The Blow is on the modern girl group pop compilation, the one that exists in my mind. So is Saturday Looks Good To Me. So is Camera Obscura.

Now I want to talk about Camera Obscura, whose last record I don't think I heard save a track or two. I know the record was lent to me and I pretty much rejected it on Belle And Sebastian grounds. I heard the opening track of the new record on The Best Show On WFMU and downloaded the whole thing. Alex and I were bitter at the Pitchfork review, with its talk of it distinguishing itself the old-fashioned way, through melody and lyrics, because it came shortly after the not-as-enthusiastic-as-we-thought-it-should've-been Matmos review. But then that song (Lloyd, I'm Ready To Be Heartbroken) came across the speakers, and even Alex was interested. He's not as into the rest of the record as I am, we haven't talked about it, but yeah, I think it's great. I put music from this year on shuffle and a song came on I didn't recognize but thought was so great I checked to see what it was, and it was Camera Obscura. The person who lent me the last record doesn't like it so much, nor does her boyfriend who bought her the record. I was talking to him, and he said it sounded like stadium rock. I said that if stadium rock was fronted by smallish twee girls I would like it way more, and so that's the appeal. It's really great. I haven't formulated an albums of the year list but that record- It's got the standout singles but what's odd is how the rest has stuck with me, the way that I think of the song "Come Back Margaret" at odd intervals- Sometimes because I'm looking at a girl in class named Margaret and I am simple but also sometimes when I am watching movies and that song is just a catchy song, for how low-key it is.

Camera Obscura is just on the whole more girl-group than the aforementioned Pipettes, which I guess is just me saying they're better, or that they're actually good. I should maybe go forward with a back catalog investigation but so far that hasn't shown any rewards.

I'm also tempted to talk about Lavender Diamond here although they're very different. The only association that there really is is that, for my next installation, where I make a movie, I want to use the Dawn song "I'm Afraid They're All Talking About Me" (which is amazing, and which ran through my head when I was in a vietnamese restaurant and thinking that these teenage girls were giggling about the way I was eating chicken) as some kind of Quentin Tarantino-esque pop song coup and I also want the band Lavender Diamond to play in the installation, because I think they would, but I don't know what song I'd use for unexpected purposes. I like that band though. The cartoonist Ron Rege plays drums, and Jeff Rosenberg (from Young People, and also the guy from Pink And Brown I didn't meet) plays guitar. Becky Stark seems like very good people, judging from the creation of a thing called Comedians For World Peace and being inspired while in Providence during the Fort Thunder days. Also the song "You Broke My Heart" is pretty much the jam, and the probable pick were it not for my belief that something that plainly expressive would overwhelm any scene in any movie. It's not the same genre as what I'm ostensibly discussing.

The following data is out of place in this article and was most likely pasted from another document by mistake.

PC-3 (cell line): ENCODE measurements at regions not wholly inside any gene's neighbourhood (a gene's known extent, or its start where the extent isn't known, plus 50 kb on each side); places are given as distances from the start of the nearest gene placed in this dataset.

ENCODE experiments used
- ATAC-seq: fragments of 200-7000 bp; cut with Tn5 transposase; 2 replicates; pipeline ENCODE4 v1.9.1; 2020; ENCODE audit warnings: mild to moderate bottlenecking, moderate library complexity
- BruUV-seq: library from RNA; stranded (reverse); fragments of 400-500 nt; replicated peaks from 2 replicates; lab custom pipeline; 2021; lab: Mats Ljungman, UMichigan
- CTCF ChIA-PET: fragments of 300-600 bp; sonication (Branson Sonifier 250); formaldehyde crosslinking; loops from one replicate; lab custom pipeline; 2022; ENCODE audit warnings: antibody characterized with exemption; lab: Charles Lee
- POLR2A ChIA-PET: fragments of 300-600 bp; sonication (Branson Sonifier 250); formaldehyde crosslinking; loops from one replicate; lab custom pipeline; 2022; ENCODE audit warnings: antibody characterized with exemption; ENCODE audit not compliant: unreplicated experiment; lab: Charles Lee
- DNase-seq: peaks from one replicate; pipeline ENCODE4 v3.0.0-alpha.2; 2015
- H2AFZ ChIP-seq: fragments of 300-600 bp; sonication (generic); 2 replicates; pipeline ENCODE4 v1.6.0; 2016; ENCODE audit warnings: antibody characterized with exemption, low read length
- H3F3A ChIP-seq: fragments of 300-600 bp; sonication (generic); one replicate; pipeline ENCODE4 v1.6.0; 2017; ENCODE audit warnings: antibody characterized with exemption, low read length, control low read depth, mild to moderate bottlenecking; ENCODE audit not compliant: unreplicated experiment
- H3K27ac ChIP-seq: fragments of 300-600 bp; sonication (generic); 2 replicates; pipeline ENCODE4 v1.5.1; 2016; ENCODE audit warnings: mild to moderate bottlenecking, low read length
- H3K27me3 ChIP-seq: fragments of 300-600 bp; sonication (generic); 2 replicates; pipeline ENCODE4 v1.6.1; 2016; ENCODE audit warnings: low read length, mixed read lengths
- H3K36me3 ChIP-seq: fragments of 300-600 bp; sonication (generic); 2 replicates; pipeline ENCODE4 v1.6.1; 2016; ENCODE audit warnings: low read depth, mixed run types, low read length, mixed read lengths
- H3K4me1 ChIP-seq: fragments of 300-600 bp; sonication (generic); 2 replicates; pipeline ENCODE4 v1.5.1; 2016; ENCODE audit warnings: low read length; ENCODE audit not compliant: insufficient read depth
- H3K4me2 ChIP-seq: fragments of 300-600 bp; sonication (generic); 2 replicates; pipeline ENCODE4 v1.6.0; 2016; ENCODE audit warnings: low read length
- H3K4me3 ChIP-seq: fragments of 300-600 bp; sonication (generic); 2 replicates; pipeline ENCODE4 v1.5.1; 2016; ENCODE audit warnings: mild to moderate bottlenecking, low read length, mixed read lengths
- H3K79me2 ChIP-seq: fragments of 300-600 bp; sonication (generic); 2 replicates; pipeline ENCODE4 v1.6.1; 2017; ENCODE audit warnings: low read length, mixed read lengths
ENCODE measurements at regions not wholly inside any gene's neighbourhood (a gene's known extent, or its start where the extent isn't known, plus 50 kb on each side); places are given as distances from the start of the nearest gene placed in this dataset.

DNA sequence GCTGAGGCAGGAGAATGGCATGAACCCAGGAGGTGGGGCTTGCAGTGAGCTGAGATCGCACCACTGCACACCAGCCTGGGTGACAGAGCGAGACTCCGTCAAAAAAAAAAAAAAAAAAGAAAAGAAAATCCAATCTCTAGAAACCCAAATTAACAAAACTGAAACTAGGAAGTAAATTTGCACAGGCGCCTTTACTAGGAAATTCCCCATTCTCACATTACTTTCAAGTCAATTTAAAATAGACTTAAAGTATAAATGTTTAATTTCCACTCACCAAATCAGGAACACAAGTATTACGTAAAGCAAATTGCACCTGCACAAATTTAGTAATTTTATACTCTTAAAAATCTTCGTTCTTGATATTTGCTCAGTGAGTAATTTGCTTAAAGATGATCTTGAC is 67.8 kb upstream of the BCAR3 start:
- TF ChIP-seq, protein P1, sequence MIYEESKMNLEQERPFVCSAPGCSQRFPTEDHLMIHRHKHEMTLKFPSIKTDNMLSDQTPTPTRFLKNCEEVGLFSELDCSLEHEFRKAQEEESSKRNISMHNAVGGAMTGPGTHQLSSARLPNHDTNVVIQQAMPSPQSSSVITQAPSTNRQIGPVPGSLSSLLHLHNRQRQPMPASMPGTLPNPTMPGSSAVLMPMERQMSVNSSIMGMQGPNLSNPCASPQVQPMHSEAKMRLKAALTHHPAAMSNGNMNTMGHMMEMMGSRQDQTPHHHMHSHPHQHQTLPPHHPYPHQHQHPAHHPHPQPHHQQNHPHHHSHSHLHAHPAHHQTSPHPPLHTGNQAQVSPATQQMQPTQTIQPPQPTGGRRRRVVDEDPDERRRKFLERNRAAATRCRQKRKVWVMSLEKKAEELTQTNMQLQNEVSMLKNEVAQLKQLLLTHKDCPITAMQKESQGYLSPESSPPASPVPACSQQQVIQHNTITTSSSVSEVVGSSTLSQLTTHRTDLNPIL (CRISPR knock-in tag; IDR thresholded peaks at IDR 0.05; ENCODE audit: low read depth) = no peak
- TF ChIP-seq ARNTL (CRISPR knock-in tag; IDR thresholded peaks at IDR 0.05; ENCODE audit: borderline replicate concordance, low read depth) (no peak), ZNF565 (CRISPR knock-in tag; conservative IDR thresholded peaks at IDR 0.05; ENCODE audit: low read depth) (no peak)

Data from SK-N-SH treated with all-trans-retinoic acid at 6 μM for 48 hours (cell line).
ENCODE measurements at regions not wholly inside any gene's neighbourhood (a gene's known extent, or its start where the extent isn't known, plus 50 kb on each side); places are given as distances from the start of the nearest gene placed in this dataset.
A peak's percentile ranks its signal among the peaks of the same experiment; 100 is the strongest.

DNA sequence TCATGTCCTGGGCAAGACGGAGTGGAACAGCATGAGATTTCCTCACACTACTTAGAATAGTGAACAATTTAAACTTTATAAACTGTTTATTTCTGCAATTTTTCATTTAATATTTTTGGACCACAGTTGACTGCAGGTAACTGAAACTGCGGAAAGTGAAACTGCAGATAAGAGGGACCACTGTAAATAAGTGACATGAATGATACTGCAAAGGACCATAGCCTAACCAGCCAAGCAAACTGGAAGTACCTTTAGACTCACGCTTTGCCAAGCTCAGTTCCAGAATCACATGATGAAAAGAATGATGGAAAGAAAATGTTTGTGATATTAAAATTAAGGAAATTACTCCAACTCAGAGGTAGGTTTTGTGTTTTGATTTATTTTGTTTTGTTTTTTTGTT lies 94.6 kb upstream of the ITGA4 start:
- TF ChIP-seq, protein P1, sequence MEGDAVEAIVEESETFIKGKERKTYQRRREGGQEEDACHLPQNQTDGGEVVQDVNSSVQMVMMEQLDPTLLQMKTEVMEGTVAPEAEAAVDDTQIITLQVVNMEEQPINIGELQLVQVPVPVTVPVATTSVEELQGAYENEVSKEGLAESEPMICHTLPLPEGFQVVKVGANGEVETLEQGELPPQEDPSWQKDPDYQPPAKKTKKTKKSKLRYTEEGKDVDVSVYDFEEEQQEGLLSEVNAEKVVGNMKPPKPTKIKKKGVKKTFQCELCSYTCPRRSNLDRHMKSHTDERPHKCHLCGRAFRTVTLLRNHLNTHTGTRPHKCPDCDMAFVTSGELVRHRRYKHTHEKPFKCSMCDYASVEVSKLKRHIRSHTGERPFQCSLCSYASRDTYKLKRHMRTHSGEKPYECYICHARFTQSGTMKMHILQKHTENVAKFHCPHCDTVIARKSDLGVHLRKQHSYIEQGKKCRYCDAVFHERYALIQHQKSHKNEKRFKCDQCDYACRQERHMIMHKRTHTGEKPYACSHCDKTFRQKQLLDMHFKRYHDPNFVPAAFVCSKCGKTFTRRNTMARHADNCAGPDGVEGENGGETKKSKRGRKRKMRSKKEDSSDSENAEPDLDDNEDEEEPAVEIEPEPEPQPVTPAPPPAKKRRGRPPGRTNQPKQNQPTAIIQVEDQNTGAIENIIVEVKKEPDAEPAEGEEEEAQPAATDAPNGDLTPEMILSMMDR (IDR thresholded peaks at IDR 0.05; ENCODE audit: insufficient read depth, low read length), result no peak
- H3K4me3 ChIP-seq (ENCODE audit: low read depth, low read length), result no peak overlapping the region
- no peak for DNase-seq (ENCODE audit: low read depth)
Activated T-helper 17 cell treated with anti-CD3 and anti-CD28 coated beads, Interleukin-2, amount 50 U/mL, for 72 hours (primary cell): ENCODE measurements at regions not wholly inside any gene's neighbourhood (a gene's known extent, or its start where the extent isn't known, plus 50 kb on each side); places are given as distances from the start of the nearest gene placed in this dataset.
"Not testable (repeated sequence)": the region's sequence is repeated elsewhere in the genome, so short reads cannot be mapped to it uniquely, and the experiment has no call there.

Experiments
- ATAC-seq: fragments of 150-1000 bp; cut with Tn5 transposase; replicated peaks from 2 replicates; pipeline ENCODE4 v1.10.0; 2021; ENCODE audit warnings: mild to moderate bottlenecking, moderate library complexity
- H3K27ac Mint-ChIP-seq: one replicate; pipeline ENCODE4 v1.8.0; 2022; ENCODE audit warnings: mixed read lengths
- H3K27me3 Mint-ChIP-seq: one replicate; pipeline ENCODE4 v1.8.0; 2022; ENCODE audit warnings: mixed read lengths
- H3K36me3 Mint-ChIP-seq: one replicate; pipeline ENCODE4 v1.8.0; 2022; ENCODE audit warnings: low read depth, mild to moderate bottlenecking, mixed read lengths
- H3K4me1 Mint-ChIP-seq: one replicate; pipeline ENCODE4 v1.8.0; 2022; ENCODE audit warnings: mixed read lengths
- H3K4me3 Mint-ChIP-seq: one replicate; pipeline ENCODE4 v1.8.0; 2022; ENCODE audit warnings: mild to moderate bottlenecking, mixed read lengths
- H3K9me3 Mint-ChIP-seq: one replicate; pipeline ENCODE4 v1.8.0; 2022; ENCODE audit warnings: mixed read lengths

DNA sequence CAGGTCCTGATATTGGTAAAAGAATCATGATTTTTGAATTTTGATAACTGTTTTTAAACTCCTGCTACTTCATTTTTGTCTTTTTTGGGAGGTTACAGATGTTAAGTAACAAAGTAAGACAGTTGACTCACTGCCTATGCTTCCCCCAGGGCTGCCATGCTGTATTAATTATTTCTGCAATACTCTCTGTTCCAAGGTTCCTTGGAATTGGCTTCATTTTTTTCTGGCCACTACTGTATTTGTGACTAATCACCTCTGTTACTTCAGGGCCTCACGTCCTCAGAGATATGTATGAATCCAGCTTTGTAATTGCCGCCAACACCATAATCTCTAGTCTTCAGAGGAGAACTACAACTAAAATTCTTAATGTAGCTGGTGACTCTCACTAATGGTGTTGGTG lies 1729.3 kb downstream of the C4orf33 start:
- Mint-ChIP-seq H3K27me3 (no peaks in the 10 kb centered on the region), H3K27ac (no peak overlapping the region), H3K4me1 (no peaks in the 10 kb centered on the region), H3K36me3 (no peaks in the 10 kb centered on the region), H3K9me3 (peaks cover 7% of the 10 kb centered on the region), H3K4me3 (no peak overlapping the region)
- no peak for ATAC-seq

I could go on about that though- the most recent Saturday Looks Good To Me mixtape appearance was the song "Lift Me Up" off Sound On Sound volume 3, which starts off with these HUGE bass notes and goes odd places and is just generally very girl-groupish in a way that works. So's Yo La Tengo's Beanbag Chair, despite the male vocal. I guess the issue isn't the idea of citing a modern band so much as the issue is citing any single band when confronted with a genre, as the idea of saying a genre is that it should bring to mind a bunch of bands, and that saying "You mean like The Pipettes, and Saturday Looks Good To Me?" would be a much more acceptable answer.

I imagine there will be a post about comics that will be pretty lucid in between now and the time where I write a year-in-review. I'll talk about Kevin Huizenga's output for the year. You know, this kind of shorthand exercise where I talk about art so when I talk about the year, of which art was a huge part, you'll know what I'm talking about.

Tuesday, December 19, 2006

So if I am able to control my mannerisms I want to start saying "you're RA-cist" to the tune of "By Mennen!" Stolen from Tom Scharpling.

But it turns out I cannot control my mannerisms, which is why a dude I went to high school with was able to identify in a Salt Lake City airport. What was I doing? I was standing, leaning against a wall kind of, looking down towards my feet and maybe in a weird way but yeah, I talked to John Knox. He, who had been able to change his mannerisms: Previously known as Squeaks, because his voice squeaked oddly, in high school. He saw a speech therapist and found out that was not physiological, but a psychological block. So I wouldn't have been able to work it out from that, previously his most identifiable trait. Also his skin cleared up and adam's apple receded to a normal level. But yeah. I also ran into a girl who left Evergreen after two years at the Seattle airport. (This all came because I missed my scheduled flight to a transfer point in Cincinatti.)

When I talked to them I had good stories. Not all of which I've blogged.

The power went out in Olympia before I left, plunging everything except for downtown into postapocalyptic zombie darkness. Leaving and going to downtown felt like some kind of caveman ritual when the sun went down, gathering around the fire for warmth, only the fire was a bar or someone's studio apartment.

An end of the year post is forthcoming, in a more introspective, list-making, nerdier, mood. Right now I'm in the post-party-people afterglow, from end of quarter dancing at people's houses and a whole lot of running around.